If we had media with any sort of social conscience, stories like this would be found in every single town and village in the country. But instead we have a political correctness which regards smokers as being non-persons, and they never get a hearing. It's utterly shameful.”

Hat Tip to Frank Davis.

Writing team for this The Loneliness Triblogology were:

Karen Bunn
Brenda Orsler
John Watson
Phil Johnson
Carol Cattell

Graphics by John H Baker and music by Paul Kearns.

Friday, 11 February 2011

The Loneliness Triblogology - Part 2

The Scream by Edvard Munch circa 1893–1910

Best viewed in 'full screen.' Click on the bottom right of this vid
In the Thirteenth Century, the German king, Frederick II, was curious to learn what language babies would speak if no one spoke to them.

The king wondered whether they would come to speak Greek, Latin, Hebrew, Arabic, or perhaps the dialect of their biological parents if the infants were left on their own. To find out, a select group of infants were chosen.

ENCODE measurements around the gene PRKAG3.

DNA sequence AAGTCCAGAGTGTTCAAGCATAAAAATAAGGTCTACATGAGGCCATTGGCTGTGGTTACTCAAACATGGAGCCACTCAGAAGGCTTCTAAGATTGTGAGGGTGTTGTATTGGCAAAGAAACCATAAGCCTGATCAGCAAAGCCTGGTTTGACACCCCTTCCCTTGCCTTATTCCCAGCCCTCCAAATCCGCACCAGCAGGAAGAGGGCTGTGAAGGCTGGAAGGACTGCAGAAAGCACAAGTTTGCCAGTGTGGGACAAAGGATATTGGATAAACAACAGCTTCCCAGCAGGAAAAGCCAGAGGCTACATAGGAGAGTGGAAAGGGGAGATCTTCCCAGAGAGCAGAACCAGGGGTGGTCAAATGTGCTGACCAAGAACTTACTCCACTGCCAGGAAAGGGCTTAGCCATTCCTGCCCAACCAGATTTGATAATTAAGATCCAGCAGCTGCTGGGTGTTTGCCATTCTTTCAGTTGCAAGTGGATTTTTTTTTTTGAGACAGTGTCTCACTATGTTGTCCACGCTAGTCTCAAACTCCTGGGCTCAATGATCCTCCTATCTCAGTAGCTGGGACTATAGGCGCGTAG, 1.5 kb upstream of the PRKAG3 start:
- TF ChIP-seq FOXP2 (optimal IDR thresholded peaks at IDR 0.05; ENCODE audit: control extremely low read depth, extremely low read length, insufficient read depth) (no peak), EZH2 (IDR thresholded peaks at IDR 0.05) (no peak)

The king ordered the foster mother and nurses who were to care for these tots to be absolutely silent. "Nurse them, clean them, bath them, but don't coo or speak to them," was his command. In the end, the experiment was a dismal failure. Not only did these children fail to develop any language skills. They all died.

A contemporary of the king, a man named Salimbene, offered this succinct analysis of what happened: "They could not live without the petting and the joyful faces and loving words of their foster mothers."

This relationship between loneliness and mortality has been of interest to psychologists since around 1914 – some 700 years after Frederick II’s failed experiment - when the medical profession finally woke up.

Newburger again:

Dr. Hamill; Philadelphia: “no infant admitted (to the orphanage) under 1 year of age lived to be 2 years old."